It is anticipated that another sixty are likely to follow. With that prospect looming, JPMorgan Chase, Wells Fargo, Bank of America and Citigroup are establishing companies to hold the depreciating resource assets of failing fracking and related companies that owe an estimated $200 billion dollars. Even before the conflict between Russia and Saudi Arabia, smaller banks in Louisiana, Texas, and Oklahoma were facing credit issues with defaulting borrowers. Goldman Sachs places the over-leveraged bonds of the firms in the fracking sector at higher risk compared to the more financially important areas of the economy.

Donald Trump seems to have been unaware of the financial stresses within the oil industry. When oil prices crashed on March 9, he celebrated that the American consumer would be getting bargain energy when what he was really seeing was the destruction of his dream of global energy domination. By April 2, the reality of the collapsing industry prompted him to telephone Vladimir Putin and Crown Prince Mohammed bin Salman to have them reduce the supply of oil. Reuters reports that Trump threatened the Saudi prince to withdraw U.S. military support if he did not reduce oil production; and it was not the first time that the president threatened the prince. In July of 2018, he pressured the Saudis to lower prices or loose military protection for the Kingdom. Despite the threats, what Trump learned was that control of energy was in the hands of the Saudi prince.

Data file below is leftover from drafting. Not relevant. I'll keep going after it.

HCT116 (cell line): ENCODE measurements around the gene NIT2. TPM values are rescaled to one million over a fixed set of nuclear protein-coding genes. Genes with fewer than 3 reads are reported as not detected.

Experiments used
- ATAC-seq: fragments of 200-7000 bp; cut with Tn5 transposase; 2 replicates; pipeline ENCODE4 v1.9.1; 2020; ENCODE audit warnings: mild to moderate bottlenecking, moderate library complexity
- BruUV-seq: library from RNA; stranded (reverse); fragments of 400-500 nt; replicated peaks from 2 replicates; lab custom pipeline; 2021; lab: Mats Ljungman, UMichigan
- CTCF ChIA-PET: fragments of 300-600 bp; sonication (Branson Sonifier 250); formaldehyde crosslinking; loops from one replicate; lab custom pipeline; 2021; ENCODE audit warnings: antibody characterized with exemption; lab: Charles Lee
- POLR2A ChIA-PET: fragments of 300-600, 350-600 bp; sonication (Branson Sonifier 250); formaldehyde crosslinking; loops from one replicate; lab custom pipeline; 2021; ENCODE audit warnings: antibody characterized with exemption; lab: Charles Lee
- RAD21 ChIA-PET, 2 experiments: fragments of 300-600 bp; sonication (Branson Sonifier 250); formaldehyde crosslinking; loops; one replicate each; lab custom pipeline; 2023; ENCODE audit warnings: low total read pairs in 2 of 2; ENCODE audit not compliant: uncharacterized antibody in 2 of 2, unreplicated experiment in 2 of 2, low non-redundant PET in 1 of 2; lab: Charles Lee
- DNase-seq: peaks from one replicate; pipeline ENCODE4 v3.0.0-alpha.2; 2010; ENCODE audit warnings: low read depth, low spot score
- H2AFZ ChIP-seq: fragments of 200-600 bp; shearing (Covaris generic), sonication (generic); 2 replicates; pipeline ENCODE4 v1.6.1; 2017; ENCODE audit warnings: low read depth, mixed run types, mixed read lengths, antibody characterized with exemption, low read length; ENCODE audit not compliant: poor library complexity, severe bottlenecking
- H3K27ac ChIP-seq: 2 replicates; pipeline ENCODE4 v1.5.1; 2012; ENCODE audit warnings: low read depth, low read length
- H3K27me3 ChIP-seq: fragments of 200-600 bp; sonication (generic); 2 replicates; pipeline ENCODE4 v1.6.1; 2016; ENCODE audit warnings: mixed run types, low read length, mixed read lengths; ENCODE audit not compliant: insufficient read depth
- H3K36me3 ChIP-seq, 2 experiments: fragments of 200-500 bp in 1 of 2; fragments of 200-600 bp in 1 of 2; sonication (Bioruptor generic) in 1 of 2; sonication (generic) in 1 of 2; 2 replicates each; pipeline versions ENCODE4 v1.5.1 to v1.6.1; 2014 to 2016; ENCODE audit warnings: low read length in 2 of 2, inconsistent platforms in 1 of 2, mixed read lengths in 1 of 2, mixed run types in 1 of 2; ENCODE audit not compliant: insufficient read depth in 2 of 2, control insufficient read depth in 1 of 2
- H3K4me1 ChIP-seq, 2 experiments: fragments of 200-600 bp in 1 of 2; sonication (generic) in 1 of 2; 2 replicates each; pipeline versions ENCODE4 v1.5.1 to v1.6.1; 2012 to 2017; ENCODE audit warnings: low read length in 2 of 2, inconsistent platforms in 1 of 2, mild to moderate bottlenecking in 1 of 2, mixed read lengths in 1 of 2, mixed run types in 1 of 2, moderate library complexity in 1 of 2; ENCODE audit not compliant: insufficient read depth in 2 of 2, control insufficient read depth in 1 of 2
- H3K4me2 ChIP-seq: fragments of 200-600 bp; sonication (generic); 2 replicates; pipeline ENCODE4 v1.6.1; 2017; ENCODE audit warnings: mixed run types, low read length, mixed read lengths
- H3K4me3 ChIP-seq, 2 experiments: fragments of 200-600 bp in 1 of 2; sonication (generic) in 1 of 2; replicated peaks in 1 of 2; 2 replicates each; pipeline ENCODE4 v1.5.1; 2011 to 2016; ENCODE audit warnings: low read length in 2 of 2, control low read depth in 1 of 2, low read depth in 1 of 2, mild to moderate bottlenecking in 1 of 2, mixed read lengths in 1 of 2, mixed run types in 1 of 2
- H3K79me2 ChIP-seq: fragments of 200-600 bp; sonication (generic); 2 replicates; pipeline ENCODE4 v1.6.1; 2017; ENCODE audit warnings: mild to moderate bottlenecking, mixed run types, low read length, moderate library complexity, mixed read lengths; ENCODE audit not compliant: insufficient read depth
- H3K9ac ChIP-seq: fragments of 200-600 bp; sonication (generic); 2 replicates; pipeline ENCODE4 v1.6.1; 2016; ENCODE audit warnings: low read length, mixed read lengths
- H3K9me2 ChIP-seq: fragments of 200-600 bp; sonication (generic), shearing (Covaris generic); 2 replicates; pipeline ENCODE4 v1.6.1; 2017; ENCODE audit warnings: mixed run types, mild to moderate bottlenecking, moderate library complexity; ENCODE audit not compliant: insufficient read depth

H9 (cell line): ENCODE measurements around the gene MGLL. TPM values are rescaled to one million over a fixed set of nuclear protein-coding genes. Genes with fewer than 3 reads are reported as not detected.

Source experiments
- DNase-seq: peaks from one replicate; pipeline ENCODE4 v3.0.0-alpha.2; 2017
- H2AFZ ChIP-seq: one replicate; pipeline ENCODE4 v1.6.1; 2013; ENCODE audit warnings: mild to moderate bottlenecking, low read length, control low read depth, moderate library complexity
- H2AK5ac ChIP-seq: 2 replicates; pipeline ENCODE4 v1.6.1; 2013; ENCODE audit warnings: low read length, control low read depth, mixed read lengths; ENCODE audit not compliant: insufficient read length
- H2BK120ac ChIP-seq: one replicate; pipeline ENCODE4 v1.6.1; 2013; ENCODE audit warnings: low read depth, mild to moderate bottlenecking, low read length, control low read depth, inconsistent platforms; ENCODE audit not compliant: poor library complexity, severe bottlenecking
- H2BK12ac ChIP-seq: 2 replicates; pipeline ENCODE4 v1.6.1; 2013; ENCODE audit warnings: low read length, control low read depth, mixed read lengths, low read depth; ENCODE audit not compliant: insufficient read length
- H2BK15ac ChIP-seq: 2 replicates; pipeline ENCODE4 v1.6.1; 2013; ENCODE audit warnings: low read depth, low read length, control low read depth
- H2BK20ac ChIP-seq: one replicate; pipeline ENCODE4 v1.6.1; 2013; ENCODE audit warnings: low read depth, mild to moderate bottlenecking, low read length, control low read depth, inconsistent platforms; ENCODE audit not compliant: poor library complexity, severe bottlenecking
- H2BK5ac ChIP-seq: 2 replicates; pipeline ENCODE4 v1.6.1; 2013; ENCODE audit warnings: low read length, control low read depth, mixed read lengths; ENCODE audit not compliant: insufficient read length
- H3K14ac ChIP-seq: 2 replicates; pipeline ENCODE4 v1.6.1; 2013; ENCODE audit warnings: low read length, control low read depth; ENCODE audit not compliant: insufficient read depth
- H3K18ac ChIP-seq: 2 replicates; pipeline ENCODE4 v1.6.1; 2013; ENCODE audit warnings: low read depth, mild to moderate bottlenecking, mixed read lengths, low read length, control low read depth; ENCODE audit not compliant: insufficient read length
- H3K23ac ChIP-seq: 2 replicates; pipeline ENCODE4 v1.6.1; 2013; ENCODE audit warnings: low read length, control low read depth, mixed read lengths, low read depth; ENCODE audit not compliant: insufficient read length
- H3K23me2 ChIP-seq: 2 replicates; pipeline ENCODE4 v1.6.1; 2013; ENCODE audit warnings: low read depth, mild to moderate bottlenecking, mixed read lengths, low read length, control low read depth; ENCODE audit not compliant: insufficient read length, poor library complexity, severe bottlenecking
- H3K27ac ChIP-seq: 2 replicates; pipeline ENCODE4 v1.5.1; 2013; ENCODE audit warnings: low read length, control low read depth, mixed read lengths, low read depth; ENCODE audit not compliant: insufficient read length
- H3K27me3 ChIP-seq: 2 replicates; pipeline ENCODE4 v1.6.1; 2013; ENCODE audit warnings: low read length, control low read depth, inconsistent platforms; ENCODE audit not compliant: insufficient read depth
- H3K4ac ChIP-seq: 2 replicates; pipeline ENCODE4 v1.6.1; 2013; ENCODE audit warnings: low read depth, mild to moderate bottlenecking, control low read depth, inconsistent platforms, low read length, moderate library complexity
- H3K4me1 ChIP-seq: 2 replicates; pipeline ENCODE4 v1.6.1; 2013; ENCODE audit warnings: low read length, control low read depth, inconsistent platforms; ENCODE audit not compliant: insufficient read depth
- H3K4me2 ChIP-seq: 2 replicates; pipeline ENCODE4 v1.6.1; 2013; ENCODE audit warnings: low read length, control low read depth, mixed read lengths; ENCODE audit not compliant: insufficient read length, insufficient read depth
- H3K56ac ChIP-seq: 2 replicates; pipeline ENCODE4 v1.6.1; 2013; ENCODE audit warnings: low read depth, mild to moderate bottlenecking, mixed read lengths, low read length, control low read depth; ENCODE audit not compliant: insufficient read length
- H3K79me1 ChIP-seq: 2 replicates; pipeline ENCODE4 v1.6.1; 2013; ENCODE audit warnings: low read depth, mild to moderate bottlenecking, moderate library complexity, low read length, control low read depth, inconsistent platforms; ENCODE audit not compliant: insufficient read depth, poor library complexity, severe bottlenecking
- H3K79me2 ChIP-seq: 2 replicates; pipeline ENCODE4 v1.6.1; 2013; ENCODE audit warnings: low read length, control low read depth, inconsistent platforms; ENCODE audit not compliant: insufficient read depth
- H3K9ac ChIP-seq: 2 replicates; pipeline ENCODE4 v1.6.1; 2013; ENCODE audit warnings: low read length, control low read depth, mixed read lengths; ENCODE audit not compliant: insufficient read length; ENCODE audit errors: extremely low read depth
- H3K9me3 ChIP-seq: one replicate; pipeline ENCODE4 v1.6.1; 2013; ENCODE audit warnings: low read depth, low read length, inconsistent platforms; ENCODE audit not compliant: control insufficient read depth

Ten days after the telephone calls, OPEC agreed upon a ten-million-barrel reduction with another possible ten million, while Trump offered the decline in production due to price erosion to serve as his contribution. His acknowledgment of the drop was his recognition that the dream of world energy domination had been abandoned for the time. What was really needed to save the industry was a thirty-million-barrel reduction in supply.